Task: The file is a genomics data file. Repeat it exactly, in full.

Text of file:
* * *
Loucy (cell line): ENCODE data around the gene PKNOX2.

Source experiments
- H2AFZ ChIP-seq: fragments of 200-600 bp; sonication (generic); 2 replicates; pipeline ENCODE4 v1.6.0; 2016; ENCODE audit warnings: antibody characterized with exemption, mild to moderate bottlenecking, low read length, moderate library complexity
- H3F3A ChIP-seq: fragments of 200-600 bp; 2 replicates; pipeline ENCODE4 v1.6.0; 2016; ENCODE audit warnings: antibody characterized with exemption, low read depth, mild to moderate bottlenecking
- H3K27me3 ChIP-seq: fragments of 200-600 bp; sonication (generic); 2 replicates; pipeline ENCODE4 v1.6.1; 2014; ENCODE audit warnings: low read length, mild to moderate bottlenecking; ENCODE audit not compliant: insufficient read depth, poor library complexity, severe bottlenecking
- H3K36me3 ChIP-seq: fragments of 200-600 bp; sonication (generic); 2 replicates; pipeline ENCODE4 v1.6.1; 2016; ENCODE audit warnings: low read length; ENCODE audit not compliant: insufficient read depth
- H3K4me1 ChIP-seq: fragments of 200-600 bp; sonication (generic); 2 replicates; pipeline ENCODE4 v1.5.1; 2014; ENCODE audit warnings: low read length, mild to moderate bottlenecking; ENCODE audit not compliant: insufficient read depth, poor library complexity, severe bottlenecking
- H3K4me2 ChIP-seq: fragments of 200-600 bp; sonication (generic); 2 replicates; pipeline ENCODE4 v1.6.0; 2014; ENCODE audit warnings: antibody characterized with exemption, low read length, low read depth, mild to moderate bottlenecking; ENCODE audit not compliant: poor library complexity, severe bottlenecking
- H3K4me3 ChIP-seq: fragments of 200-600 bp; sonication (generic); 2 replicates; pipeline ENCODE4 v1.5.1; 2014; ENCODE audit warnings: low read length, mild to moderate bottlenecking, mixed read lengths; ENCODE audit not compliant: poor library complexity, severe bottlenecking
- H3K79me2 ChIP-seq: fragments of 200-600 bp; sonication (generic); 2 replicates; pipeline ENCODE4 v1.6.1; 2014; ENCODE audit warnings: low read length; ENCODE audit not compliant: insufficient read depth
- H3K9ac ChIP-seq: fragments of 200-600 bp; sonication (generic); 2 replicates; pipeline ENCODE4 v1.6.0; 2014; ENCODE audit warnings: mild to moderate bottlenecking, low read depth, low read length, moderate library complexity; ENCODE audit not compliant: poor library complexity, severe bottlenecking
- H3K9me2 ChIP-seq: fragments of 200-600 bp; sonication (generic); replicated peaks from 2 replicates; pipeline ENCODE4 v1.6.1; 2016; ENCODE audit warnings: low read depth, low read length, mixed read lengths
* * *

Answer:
Loucy (cell line): ENCODE data around the gene PKNOX2.

Source experiments
- H2AFZ ChIP-seq: fragments of 200-600 bp; sonication (generic); 2 replicates; pipeline ENCODE4 v1.6.0; 2016; ENCODE audit warnings: antibody characterized with exemption, mild to moderate bottlenecking, low read length, moderate library complexity
- H3F3A ChIP-seq: fragments of 200-600 bp; 2 replicates; pipeline ENCODE4 v1.6.0; 2016; ENCODE audit warnings: antibody characterized with exemption, low read depth, mild to moderate bottlenecking
- H3K27me3 ChIP-seq: fragments of 200-600 bp; sonication (generic); 2 replicates; pipeline ENCODE4 v1.6.1; 2014; ENCODE audit warnings: low read length, mild to moderate bottlenecking; ENCODE audit not compliant: insufficient read depth, poor library complexity, severe bottlenecking
- H3K36me3 ChIP-seq: fragments of 200-600 bp; sonication (generic); 2 replicates; pipeline ENCODE4 v1.6.1; 2016; ENCODE audit warnings: low read length; ENCODE audit not compliant: insufficient read depth
- H3K4me1 ChIP-seq: fragments of 200-600 bp; sonication (generic); 2 replicates; pipeline ENCODE4 v1.5.1; 2014; ENCODE audit warnings: low read length, mild to moderate bottlenecking; ENCODE audit not compliant: insufficient read depth, poor library complexity, severe bottlenecking
- H3K4me2 ChIP-seq: fragments of 200-600 bp; sonication (generic); 2 replicates; pipeline ENCODE4 v1.6.0; 2014; ENCODE audit warnings: antibody characterized with exemption, low read length, low read depth, mild to moderate bottlenecking; ENCODE audit not compliant: poor library complexity, severe bottlenecking
- H3K4me3 ChIP-seq: fragments of 200-600 bp; sonication (generic); 2 replicates; pipeline ENCODE4 v1.5.1; 2014; ENCODE audit warnings: low read length, mild to moderate bottlenecking, mixed read lengths; ENCODE audit not compliant: poor library complexity, severe bottlenecking
- H3K79me2 ChIP-seq: fragments of 200-600 bp; sonication (generic); 2 replicates; pipeline ENCODE4 v1.6.1; 2014; ENCODE audit warnings: low read length; ENCODE audit not compliant: insufficient read depth
- H3K9ac ChIP-seq: fragments of 200-600 bp; sonication (generic); 2 replicates; pipeline ENCODE4 v1.6.0; 2014; ENCODE audit warnings: mild to moderate bottlenecking, low read depth, low read length, moderate library complexity; ENCODE audit not compliant: poor library complexity, severe bottlenecking
- H3K9me2 ChIP-seq: fragments of 200-600 bp; sonication (generic); replicated peaks from 2 replicates; pipeline ENCODE4 v1.6.1; 2016; ENCODE audit warnings: low read depth, low read length, mixed read lengths